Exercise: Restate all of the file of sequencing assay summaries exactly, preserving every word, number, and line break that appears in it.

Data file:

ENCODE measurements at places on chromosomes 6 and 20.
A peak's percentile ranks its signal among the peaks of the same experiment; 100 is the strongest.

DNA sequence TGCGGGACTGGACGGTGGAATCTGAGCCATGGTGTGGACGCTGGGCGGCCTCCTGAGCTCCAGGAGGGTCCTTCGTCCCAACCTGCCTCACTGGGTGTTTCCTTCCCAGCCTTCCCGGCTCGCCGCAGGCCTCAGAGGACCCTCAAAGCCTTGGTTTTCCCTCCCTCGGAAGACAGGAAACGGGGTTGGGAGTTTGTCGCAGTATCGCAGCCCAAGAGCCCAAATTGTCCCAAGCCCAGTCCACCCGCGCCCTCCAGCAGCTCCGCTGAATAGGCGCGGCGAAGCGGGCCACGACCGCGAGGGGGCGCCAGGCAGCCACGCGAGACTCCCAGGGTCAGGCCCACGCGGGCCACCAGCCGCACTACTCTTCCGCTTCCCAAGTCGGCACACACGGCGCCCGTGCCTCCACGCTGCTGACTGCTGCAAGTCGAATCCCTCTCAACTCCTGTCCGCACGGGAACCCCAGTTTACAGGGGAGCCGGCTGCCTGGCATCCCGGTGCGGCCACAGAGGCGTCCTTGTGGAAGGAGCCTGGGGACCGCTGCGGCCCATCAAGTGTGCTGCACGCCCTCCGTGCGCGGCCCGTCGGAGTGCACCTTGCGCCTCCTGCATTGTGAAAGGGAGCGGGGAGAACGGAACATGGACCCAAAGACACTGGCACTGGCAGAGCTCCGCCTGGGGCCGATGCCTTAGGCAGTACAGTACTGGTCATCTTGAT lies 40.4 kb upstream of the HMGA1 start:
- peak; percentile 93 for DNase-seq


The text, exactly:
ENCODE measurements at places on chromosomes 6 and 20.
A peak's percentile ranks its signal among the peaks of the same experiment; 100 is the strongest.

DNA sequence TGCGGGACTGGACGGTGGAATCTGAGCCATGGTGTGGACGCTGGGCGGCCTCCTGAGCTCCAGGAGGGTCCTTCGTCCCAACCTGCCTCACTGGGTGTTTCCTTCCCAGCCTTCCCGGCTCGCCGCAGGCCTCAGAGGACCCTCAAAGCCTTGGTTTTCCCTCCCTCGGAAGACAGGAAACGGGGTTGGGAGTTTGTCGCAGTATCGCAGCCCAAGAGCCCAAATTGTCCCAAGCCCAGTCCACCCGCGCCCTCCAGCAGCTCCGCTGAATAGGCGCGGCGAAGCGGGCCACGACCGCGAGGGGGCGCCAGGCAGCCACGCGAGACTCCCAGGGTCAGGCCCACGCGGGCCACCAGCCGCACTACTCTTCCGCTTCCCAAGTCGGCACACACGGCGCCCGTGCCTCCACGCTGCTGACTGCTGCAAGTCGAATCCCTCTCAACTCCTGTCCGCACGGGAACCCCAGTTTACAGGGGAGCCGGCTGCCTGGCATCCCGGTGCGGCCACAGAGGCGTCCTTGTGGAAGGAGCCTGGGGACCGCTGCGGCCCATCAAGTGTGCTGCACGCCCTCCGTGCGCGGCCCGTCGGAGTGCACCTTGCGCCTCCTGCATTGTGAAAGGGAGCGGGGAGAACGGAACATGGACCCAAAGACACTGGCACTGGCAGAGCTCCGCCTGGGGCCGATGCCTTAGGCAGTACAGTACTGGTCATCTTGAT lies 40.4 kb upstream of the HMGA1 start:
- peak; percentile 93 for DNase-seq